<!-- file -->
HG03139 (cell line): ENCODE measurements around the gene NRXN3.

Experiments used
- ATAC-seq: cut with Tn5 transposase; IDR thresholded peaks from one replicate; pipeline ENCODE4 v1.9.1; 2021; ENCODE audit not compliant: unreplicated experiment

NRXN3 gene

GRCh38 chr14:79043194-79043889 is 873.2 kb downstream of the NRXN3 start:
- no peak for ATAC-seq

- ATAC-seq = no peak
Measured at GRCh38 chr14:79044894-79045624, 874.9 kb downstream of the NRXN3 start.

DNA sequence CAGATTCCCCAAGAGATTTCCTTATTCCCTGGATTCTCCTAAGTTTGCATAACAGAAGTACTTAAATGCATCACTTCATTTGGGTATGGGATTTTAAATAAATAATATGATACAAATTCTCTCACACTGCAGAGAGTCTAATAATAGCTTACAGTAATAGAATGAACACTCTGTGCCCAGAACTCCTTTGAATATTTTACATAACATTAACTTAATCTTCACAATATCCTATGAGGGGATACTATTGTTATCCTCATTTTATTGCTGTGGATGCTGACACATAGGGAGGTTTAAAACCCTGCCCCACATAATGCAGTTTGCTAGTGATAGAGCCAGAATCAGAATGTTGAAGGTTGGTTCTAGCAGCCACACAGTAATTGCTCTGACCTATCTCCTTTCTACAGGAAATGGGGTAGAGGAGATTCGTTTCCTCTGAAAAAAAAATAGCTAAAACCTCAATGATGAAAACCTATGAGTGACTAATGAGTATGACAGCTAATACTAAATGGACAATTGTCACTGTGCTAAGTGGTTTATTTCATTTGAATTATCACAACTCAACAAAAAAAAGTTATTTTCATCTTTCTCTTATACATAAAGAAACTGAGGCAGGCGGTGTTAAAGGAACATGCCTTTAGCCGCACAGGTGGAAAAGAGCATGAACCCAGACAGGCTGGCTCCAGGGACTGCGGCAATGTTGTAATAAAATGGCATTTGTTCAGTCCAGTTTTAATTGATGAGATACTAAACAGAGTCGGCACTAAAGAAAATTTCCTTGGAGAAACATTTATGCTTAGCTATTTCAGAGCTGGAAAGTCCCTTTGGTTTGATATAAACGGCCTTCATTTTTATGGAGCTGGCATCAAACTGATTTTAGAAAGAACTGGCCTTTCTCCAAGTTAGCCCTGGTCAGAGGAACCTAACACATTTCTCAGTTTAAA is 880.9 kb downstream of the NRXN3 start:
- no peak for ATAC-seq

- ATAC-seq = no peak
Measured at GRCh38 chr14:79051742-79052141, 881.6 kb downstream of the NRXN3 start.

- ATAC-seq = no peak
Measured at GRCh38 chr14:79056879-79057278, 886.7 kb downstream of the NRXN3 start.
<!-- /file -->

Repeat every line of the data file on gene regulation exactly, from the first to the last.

HG03139 (cell line): ENCODE measurements around the gene NRXN3.

Experiments used
- ATAC-seq: cut with Tn5 transposase; IDR thresholded peaks from one replicate; pipeline ENCODE4 v1.9.1; 2021; ENCODE audit not compliant: unreplicated experiment

NRXN3 gene

GRCh38 chr14:79043194-79043889 is 873.2 kb downstream of the NRXN3 start:
- no peak for ATAC-seq

- ATAC-seq = no peak
Measured at GRCh38 chr14:79044894-79045624, 874.9 kb downstream of the NRXN3 start.

DNA sequence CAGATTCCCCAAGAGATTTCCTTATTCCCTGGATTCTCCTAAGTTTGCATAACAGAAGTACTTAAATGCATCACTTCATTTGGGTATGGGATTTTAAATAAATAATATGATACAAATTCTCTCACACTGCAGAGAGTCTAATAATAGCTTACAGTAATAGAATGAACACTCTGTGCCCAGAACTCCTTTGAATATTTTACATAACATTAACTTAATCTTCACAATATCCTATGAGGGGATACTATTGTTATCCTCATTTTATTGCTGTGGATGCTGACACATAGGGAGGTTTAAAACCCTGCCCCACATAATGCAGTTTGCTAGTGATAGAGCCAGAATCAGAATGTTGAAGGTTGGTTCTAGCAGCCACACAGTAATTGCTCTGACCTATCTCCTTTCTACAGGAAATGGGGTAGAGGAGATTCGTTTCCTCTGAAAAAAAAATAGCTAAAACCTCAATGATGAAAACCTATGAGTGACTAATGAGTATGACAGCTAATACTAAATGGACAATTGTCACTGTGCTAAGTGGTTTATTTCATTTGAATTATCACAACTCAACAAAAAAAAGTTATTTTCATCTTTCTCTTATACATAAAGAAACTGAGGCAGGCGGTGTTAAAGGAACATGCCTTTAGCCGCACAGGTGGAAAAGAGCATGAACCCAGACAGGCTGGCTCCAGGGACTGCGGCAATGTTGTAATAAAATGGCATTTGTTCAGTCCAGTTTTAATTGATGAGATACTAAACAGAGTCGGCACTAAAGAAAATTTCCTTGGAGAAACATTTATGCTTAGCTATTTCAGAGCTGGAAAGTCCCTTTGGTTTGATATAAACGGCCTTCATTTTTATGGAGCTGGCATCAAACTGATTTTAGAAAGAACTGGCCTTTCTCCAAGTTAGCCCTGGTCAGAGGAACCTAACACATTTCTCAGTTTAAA is 880.9 kb downstream of the NRXN3 start:
- no peak for ATAC-seq

- ATAC-seq = no peak
Measured at GRCh38 chr14:79051742-79052141, 881.6 kb downstream of the NRXN3 start.

- ATAC-seq = no peak
Measured at GRCh38 chr14:79056879-79057278, 886.7 kb downstream of the NRXN3 start.